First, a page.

That's where the issue really is, more than anything else. The government receives this money by force, regardless of its performance, because we cannot choose to pay taxes. We pay them, no questions asked, and the money constantly flows into the government and they spend it as they see fit. Whether it's the Federal government, the Provincial government, or the Municipal government, it's a big pile of money that isn't attached to any one person, face, or name. It's a big bowl of cash that's constantly being refilled by us, and we don't question "Why?" often enough.
The Canada Revenue Agency will continue to operate after this event is sorted out and a few people are blamed. Those people will be fired, we hope, and move on. But really, have we fixed the issue? I think we are treating the symptom, not the disease. The disease is a system wherein no one faces any consequences when they lose horrendously large amounts of money at the public's expense. Nearly half a million dollars of our money was given to a criminal, obviously due to corruption.
As economist Thomas Sowell states, "It is hard to imagine a more stupid or more dangerous way of making decisions than by putting those decisions in the hands of people who pay no price for being wrong." That's how our government works. It will work that way no matter whom we elect to office. It cannot be changed, due to the way our broken system operates.
$75,000 was spent on chairs. British Columbia, as a province, owes $129 million in debt alone. The entire country owes over $600 billion. Yet we still have Senators and politicians flagrantly spending taxpayer's money without any real consequences. Even in the case that the consequences were enforced, as was the case with Senator Pamela Wallin. She paid back exactly $138,969, which covered the cost of her falsely claimed expenses in relation to her duties as a Senator.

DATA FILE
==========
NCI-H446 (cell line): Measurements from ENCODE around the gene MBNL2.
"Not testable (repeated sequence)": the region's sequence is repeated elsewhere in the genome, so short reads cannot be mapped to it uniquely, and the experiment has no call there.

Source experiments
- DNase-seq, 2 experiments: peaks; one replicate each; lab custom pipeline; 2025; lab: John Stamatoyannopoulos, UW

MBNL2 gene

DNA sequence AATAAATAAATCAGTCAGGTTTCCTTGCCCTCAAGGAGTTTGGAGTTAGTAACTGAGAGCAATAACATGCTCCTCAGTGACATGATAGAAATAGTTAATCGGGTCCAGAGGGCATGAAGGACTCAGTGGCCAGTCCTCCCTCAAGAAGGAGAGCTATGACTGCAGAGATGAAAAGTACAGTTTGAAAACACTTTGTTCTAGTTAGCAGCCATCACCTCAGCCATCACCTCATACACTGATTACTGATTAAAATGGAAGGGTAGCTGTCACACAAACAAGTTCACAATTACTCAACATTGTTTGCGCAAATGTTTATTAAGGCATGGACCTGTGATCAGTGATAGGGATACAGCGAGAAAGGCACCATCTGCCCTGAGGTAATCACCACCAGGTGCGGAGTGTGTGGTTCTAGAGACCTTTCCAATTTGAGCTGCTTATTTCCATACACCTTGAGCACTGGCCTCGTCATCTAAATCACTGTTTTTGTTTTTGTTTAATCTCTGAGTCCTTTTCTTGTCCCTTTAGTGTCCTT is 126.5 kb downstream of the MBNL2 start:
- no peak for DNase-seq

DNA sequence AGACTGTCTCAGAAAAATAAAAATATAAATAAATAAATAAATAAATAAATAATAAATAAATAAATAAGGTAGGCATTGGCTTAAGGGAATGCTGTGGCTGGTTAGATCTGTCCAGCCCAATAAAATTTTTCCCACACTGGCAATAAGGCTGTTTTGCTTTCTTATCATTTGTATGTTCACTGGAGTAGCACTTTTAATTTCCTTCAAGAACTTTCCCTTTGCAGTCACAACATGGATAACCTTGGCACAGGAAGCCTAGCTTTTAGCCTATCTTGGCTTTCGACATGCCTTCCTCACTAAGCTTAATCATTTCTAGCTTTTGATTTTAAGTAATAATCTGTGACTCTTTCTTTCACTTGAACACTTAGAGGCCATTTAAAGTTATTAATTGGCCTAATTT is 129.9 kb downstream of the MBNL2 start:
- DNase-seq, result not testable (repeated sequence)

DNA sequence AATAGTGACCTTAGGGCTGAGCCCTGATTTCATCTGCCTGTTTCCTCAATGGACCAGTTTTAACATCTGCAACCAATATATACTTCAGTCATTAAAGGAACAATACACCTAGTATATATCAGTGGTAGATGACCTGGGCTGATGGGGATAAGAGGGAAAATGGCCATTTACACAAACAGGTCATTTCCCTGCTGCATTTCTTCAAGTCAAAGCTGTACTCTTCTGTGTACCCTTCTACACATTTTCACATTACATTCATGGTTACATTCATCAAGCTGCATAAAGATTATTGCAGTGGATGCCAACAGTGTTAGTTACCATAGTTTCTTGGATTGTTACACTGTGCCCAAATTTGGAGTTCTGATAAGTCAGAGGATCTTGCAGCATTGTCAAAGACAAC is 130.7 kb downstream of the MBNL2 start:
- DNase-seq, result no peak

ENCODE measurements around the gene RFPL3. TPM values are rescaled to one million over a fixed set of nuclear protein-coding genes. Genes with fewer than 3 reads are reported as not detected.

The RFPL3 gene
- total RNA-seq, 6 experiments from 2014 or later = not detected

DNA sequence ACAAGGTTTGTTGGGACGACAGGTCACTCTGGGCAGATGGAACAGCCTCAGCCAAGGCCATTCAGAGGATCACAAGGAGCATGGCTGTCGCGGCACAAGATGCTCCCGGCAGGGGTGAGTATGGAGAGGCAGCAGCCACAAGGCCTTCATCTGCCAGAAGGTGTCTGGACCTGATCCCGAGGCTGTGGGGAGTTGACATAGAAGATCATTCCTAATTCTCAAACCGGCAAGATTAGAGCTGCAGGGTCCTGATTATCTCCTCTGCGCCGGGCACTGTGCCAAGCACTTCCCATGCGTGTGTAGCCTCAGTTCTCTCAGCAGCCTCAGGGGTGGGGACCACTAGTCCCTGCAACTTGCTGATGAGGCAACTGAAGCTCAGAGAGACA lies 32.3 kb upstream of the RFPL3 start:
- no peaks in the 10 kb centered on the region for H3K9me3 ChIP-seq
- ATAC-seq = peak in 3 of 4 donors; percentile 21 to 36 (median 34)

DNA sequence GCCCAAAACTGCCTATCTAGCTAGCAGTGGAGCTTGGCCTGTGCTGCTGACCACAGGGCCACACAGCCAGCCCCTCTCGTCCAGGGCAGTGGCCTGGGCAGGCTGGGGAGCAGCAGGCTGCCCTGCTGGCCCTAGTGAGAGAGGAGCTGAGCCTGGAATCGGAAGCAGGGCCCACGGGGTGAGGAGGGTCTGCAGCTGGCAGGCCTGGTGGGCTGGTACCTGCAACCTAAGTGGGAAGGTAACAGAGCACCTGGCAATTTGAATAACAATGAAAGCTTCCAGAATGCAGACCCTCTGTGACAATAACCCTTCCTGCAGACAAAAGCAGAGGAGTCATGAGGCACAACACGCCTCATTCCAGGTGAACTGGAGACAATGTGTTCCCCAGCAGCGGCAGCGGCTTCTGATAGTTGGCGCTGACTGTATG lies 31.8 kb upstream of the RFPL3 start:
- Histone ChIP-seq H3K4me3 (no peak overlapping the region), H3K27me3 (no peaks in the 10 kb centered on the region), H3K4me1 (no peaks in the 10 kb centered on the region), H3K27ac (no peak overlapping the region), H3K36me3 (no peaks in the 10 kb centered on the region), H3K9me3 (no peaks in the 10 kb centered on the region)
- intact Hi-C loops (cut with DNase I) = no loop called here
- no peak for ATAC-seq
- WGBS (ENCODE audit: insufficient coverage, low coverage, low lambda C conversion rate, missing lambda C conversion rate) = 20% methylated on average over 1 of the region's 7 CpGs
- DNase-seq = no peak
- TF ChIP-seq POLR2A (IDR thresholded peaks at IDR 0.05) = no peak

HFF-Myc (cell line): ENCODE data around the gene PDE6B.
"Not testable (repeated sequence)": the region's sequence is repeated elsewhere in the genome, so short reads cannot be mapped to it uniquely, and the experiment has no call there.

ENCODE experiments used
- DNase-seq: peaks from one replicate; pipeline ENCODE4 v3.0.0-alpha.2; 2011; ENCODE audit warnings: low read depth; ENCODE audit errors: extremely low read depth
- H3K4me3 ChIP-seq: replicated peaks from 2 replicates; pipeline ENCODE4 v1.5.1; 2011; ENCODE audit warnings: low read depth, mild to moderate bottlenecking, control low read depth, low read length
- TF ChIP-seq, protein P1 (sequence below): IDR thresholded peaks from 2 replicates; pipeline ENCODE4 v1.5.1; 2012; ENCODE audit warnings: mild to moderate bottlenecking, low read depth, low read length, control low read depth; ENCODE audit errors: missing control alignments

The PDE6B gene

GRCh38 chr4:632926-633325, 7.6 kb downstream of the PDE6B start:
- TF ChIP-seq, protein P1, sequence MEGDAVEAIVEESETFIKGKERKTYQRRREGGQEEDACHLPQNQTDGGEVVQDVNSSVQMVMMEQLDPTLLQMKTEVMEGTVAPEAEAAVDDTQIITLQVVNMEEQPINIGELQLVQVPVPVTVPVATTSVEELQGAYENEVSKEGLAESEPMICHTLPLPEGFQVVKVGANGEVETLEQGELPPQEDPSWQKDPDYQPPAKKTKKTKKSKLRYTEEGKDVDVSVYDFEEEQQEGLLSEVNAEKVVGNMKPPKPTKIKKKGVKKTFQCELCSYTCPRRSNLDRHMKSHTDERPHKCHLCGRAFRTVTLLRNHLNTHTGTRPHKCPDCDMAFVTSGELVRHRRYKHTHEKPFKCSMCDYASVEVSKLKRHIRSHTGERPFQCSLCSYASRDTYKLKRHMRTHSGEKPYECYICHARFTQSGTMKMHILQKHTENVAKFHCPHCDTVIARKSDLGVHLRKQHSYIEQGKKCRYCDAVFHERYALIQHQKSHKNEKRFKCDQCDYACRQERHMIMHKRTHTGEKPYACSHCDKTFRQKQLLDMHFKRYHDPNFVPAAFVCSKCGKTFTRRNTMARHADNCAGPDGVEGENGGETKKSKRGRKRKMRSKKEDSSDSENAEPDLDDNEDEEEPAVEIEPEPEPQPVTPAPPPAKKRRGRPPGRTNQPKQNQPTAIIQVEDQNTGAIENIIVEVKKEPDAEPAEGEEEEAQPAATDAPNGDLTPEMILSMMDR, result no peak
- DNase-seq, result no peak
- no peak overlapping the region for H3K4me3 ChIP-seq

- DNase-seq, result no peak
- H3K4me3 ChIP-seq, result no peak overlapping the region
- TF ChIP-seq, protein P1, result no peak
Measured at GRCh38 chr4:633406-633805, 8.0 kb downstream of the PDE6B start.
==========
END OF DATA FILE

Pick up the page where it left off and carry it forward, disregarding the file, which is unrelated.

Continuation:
Now, let's think about this situation. She filed these claims for hotel rooms and basic expenses on top of her current government salary, which is extremely generous. Not only that, but she is also on various corporate advisory boards that has netted her nearly a million dollars in stock options and fees since her appointment as Senator, according to the TheStar.com. Currently, when she is on duty as a Senator, we are also paying for her coffee, her car, her gas, and her flight expenses. We are paying for those, despite the fact that she could reimburse nearly $140,000 without much hesitation.
Should we really be covering the basic expenses of someone who can afford to do that?
We should not be rewarding public service with untold riches. If we create a system where Ottawa becomes the wealthiest city in the nation, and politicians are all millionaires, we'll be no better than any other overly moneyed political system.
That's on us. That's on me, that's on you, that's on every single person from Canada. The public debt we continue to build on to pay politicians, enrich narrow interests, and impoverish the taxpayer is atrocious and never-ending. You know who doesn't have to pay for these debts? The politicians and bureaucrats that created it, due to the fact that they are not held accountable for it. That's why it will keep on happening until we ask one very simple question: